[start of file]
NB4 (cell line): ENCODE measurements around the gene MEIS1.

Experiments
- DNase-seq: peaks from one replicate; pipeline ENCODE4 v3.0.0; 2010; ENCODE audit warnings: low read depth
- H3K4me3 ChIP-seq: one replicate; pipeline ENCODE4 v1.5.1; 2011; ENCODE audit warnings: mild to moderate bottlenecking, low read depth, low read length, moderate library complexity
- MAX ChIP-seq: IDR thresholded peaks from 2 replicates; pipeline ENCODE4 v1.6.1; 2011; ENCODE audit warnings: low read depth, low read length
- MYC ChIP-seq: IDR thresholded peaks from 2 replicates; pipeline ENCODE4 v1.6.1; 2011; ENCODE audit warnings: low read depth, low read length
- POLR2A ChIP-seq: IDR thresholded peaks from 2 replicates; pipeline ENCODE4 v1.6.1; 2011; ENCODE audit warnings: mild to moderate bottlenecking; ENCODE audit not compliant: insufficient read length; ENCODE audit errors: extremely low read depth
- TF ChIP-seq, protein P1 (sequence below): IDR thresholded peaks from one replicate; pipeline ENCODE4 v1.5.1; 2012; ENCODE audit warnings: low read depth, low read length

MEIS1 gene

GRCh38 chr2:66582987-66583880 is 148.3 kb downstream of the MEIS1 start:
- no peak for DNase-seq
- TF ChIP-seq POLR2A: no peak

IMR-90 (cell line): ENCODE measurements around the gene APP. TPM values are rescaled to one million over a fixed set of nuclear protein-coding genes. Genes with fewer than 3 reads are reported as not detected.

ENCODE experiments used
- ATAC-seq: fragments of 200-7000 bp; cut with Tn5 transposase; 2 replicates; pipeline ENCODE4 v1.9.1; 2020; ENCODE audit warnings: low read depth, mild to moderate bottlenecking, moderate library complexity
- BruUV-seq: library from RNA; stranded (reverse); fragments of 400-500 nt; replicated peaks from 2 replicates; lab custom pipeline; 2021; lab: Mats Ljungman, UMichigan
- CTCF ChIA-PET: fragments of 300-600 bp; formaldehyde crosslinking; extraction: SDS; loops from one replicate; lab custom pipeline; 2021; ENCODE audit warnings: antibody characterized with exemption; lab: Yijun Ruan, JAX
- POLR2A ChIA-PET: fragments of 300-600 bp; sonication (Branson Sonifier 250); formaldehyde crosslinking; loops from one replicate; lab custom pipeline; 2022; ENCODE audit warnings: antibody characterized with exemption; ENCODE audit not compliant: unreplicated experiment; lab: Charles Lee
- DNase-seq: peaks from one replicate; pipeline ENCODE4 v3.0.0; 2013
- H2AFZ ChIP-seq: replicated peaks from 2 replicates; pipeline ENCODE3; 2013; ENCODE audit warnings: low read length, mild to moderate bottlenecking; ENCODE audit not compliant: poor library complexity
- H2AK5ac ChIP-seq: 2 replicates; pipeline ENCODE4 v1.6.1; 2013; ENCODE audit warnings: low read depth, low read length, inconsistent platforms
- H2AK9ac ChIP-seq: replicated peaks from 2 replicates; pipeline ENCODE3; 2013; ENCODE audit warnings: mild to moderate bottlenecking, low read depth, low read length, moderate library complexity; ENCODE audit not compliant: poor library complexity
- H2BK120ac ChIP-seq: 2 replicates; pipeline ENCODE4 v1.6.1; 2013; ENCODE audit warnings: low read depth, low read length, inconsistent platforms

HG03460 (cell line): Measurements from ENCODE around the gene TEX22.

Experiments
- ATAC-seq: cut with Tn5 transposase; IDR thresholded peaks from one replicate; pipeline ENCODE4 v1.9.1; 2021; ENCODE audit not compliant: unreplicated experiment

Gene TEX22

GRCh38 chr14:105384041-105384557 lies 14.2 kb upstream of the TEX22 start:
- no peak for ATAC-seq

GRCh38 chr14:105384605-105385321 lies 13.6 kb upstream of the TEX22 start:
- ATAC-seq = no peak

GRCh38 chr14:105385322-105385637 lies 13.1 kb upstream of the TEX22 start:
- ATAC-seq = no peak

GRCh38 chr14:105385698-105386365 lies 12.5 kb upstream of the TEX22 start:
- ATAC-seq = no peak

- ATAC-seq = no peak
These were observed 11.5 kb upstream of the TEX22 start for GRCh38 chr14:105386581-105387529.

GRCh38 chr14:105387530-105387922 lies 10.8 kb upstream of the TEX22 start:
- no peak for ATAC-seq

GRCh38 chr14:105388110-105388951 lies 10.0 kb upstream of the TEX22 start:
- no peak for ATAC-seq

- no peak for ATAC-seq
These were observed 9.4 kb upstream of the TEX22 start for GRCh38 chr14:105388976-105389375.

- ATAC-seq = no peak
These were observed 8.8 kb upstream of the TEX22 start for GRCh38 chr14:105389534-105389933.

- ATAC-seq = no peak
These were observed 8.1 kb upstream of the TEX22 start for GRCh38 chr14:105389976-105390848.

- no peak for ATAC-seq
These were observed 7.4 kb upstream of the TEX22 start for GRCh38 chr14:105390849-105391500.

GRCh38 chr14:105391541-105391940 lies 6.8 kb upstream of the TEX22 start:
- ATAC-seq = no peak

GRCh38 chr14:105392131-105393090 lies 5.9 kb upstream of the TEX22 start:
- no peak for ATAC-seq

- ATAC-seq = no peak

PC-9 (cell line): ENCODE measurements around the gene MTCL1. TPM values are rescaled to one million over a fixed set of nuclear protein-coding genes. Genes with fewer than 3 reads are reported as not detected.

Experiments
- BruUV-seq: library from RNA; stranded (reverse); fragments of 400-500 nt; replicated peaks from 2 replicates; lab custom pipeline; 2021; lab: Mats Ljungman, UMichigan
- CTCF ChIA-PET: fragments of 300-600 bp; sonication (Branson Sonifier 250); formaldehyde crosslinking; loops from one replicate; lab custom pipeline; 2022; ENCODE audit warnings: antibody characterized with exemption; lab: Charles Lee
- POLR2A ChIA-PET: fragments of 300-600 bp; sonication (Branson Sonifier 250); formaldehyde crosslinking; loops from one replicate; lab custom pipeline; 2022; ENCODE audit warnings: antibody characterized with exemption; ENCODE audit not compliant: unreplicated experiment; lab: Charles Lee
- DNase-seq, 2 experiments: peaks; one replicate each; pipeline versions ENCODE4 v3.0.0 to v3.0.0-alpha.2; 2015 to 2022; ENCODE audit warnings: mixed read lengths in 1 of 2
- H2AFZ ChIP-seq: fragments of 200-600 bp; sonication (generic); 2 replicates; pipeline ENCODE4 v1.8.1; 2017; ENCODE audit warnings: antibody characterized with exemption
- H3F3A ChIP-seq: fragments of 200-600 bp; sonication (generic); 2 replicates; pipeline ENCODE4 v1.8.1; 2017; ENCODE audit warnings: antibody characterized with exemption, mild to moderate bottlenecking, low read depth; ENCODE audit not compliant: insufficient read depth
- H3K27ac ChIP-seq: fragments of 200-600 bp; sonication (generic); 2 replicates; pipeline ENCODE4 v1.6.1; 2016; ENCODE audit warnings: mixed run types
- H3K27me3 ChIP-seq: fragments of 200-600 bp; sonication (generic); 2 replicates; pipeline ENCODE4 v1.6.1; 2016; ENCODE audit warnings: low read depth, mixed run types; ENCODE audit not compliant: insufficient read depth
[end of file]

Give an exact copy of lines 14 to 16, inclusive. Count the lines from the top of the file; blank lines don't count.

ENCODE experiments used
- ATAC-seq: fragments of 200-7000 bp; cut with Tn5 transposase; 2 replicates; pipeline ENCODE4 v1.9.1; 2020; ENCODE audit warnings: low read depth, mild to moderate bottlenecking, moderate library complexity
- BruUV-seq: library from RNA; stranded (reverse); fragments of 400-500 nt; replicated peaks from 2 replicates; lab custom pipeline; 2021; lab: Mats Ljungman, UMichigan